It is over two years since the game-changing pensions freedom legislation was introduced by the UK government. While the new rules have largely bedded down, pension transfers still remain as contentious as ever and continue to divide opinion. So with the question of 'DB or DC' still reverberating, how has the debate moved on?
Why the sudden interest?
Whether to stay with a defined benefit (DB) pension scheme or move to a more flexible defined contribution (DC) pension remains a burning issue for advisers and clients alike. Since the introduction of the pensions freedom legislation in 2015, there has been a phenomenal surge in demand for advice around this often contentious issue. This shows no sign of abating, as more and more DB pension members look to explore their options and take advantage of the same freedoms offered to their DC peers.
The flexibility to switch income on or off, increase or decrease it as personal circumstances dictate, combined with enhanced death benefits, tax efficiency and greater control have proved appealing to many DB pension members. On top of this, the massively elevated transfer values currently assigned to DB pensions have only served to stoke this voracious appetite for pension advice.
Tantalising transfer values
There are three key factors that have seen DB pension transfer values rise spectacularly over the past few years. Firstly, people are living longer so pensions need to be paid out for longer. Secondly, DB pension schemes have derisked, moving from a greater allocation to equities in favour of government bonds. Therefore, we are seeing lower returns on pension scheme assets. And on this increased allocation to government bonds, historically low gilt yields mean DB pensions now cost much more to provide. These trends have combined to create a 'perfect storm' that has led to record high values. The transfer values assigned differ between providers but have typically been in the range of 30–40 times the projected annual income of the DB scheme. For some high earners, this could equate to significant and extremely tempting transfer values.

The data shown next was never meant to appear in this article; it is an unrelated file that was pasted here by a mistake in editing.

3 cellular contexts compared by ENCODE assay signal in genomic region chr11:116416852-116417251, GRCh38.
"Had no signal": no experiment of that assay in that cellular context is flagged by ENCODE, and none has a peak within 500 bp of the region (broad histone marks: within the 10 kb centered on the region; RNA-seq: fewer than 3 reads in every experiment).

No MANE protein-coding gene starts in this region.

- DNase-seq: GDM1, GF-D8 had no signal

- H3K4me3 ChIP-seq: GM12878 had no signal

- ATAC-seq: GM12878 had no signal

Black, white or somewhere in between?
From day one of the pension reforms, the default position of the Financial Conduct Authority (FCA) on pension transfers has remained very much on the side of DB. It believes that clients are almost always best served by remaining with their 'gold-plated' DB pensions and the guaranteed income and inflation protection that they provide.
For many clients, this is likely to be appropriate. But what about the needs of clients who are of higher net worth, who may have other sources of income at their disposal and can afford to be more risk tolerant in their pension planning? Transferring from DB to DC could well be the right decision. The DC pension flexibility could allow them to manage their tax affairs more efficiently, for instance, or leave a legacy to cascade down the generations.
Then there are those clients who sit somewhere in the middle – they value the comfort that the guaranteed income of their DB scheme provides, but could perhaps benefit from investing a proportion of their accrued DB pension into a DC scheme. In this case, a partial transfer could be an acceptable satisfactory compromise. Not all DB schemes offer this option but if it is in the best interest of the client, it is a question worth asking. And if a partial transfer is not an option, why not?
This is an area where the DB to DC debate has definitely moved on. Partial pension transfers could be a 'best of both worlds' option, for which we may see growing demand. We would argue that the DB to DC question does not necessarily need to be so binary. The evolution of the partial pension transfer may be a real area of opportunity for the advice industry as we move forward. It could help clients achieve their desired financial outcomes, while also helping pension trustees and employers manage their liabilities – so potentially a win-win situation.
Navigating the new retirement terrain
The pensions landscape certainly looks very different from only a few years ago and a confluence of social trends, industry developments, legislative reform and a changing financial market backdrop has brought us to where we stand today.
But while the terrain may be more challenging to navigate, clients' retirement needs haven't really changed – they likely want sustainable income, access to rainy-day money, the ability to leave a legacy, and flexibility and control over their retirement savings.
Democratisation of financial risk, pension-member empowerment; however you define it, is a trend that will continue and the crux of it is that clients' retirement planning is very much in their own hands. They face difficult long-term choices, which require more robust and rigorous advice than ever before, and high-quality investment solutions to match.
Keeping clients' interests front and centre of mind, and applying efficient processes around pension transfers, means that it doesn't need to a minefield. Advisers who can demonstrate that they understand the benefits of both DB and DC schemes, and are cognisant of the long-term implications of transferring, could have a fertile field to plough.
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